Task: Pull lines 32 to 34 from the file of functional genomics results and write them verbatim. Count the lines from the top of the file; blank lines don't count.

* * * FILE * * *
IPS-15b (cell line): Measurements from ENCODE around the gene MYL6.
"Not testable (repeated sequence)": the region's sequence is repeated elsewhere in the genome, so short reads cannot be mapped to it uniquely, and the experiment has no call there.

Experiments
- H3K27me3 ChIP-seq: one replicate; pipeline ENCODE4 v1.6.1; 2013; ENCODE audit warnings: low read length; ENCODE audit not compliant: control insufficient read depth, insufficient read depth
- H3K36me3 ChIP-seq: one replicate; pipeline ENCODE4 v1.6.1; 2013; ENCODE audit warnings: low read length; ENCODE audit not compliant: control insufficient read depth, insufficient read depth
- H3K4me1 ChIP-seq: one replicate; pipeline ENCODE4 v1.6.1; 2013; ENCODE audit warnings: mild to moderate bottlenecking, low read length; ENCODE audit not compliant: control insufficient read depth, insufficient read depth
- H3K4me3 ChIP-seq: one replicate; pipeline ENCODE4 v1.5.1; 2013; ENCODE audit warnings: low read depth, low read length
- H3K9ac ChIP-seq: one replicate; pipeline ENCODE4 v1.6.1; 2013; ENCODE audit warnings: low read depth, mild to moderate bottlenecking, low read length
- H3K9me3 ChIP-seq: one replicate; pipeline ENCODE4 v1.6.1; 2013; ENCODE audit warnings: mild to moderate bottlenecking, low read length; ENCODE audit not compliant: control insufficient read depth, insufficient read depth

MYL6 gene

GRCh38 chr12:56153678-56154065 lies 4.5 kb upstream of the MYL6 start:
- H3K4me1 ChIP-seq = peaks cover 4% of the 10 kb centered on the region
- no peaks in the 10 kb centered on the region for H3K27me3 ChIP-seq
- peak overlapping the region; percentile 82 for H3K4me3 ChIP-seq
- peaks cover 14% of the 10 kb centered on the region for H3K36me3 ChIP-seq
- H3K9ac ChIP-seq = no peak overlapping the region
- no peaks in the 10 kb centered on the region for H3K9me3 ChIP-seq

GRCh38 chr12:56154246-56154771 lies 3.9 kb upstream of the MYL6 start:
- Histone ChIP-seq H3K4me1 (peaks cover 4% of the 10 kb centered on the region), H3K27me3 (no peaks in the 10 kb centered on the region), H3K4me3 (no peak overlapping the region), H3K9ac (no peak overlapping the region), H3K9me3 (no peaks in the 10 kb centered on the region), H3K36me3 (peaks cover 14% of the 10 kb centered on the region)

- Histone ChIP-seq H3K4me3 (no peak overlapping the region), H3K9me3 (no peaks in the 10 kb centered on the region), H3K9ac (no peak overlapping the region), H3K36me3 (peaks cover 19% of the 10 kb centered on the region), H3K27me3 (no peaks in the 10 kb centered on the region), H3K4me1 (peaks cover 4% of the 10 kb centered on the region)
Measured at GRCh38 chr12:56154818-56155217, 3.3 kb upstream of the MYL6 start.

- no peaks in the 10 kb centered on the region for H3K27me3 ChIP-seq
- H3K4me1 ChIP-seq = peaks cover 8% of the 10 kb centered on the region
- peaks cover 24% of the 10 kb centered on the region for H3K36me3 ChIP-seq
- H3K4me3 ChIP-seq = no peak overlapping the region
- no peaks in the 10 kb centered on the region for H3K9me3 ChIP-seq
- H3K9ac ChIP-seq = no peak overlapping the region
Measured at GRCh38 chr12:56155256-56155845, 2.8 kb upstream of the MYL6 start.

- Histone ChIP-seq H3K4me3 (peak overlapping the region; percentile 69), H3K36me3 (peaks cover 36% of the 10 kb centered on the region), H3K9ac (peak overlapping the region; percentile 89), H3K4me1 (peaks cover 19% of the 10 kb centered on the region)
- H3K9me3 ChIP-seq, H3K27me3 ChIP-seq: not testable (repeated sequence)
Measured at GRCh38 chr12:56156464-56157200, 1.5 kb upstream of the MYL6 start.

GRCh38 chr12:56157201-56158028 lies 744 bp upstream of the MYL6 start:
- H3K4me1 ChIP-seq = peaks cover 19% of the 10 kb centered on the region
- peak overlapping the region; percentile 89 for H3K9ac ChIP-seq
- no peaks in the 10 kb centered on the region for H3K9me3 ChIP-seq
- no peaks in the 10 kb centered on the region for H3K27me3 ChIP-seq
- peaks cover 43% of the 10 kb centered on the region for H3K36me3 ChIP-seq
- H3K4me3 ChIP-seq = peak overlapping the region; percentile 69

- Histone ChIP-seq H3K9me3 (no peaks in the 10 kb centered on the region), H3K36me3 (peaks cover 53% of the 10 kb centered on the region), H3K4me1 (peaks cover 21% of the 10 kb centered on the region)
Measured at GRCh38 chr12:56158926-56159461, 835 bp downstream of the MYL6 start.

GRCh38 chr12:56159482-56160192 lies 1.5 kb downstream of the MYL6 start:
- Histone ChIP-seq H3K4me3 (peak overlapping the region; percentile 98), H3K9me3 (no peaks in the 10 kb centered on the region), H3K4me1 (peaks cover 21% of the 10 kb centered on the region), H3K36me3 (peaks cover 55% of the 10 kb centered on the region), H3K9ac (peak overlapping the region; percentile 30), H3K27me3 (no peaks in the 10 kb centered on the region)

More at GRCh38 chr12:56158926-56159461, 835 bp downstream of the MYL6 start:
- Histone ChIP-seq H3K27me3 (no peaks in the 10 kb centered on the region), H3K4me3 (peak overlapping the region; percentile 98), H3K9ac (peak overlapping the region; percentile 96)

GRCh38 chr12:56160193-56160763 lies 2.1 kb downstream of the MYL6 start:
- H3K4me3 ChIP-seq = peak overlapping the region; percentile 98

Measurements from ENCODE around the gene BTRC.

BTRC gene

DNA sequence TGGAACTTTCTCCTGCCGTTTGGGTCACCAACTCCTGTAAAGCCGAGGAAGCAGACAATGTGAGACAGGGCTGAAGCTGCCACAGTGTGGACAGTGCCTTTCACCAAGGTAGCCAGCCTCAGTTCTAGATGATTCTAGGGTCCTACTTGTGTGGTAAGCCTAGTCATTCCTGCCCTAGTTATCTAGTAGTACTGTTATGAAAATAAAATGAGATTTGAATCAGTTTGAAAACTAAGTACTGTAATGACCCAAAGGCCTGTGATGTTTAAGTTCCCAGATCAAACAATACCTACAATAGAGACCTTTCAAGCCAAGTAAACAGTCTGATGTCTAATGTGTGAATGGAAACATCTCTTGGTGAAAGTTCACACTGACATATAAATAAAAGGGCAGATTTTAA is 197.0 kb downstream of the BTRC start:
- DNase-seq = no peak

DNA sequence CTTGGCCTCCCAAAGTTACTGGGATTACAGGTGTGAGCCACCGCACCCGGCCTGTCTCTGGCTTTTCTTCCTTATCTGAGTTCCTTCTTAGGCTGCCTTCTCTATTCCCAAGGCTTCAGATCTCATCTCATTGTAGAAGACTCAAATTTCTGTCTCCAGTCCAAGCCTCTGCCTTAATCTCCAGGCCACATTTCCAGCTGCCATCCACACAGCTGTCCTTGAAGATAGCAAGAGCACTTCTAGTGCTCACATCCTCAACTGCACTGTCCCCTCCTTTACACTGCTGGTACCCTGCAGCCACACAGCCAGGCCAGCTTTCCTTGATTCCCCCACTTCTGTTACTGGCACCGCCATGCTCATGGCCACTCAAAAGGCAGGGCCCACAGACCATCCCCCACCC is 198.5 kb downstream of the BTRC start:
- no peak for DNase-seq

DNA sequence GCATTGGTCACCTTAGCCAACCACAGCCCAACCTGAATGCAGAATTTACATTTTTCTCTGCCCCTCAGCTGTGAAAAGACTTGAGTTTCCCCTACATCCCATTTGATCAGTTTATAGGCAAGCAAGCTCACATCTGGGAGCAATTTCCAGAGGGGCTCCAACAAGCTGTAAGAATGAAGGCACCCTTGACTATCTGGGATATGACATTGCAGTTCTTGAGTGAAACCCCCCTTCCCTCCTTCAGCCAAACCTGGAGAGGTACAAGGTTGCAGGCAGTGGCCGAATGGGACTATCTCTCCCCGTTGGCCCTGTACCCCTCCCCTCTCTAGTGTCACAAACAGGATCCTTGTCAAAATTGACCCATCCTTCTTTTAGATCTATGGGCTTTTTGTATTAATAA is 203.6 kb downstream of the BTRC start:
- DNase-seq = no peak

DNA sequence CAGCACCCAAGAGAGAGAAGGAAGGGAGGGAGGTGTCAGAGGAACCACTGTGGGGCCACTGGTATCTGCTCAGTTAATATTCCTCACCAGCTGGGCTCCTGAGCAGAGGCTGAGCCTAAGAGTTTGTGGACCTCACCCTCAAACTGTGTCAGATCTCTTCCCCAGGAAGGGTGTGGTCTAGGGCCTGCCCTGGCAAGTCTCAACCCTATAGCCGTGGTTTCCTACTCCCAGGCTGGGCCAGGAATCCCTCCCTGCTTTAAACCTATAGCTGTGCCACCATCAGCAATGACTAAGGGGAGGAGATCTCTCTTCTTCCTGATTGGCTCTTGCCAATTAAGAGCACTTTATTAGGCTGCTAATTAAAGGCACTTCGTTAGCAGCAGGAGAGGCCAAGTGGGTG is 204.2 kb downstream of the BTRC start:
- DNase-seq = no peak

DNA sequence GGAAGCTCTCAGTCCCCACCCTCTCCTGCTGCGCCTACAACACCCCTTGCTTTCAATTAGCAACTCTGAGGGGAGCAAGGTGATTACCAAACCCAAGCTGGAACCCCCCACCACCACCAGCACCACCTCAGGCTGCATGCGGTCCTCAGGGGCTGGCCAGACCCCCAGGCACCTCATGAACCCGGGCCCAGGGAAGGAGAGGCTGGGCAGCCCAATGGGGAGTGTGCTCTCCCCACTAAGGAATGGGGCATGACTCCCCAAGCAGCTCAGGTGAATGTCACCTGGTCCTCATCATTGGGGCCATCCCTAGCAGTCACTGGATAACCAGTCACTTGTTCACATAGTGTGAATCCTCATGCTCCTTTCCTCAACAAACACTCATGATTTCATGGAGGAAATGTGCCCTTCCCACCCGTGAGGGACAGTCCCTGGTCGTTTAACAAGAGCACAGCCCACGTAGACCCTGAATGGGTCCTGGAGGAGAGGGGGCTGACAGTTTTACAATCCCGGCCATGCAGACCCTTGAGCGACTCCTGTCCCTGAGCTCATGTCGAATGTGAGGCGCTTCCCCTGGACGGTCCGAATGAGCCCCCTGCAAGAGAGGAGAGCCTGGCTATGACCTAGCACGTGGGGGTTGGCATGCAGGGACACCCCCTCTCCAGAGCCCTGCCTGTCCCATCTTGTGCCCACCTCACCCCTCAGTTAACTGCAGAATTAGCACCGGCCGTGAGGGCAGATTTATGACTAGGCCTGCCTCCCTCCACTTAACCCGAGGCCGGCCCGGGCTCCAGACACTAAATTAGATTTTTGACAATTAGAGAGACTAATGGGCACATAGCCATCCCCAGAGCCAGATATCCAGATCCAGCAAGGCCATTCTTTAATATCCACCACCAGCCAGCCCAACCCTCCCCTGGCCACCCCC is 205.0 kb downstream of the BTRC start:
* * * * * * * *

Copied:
GRCh38 chr12:56157201-56158028 lies 744 bp upstream of the MYL6 start:
- H3K4me1 ChIP-seq = peaks cover 19% of the 10 kb centered on the region
- peak overlapping the region; percentile 89 for H3K9ac ChIP-seq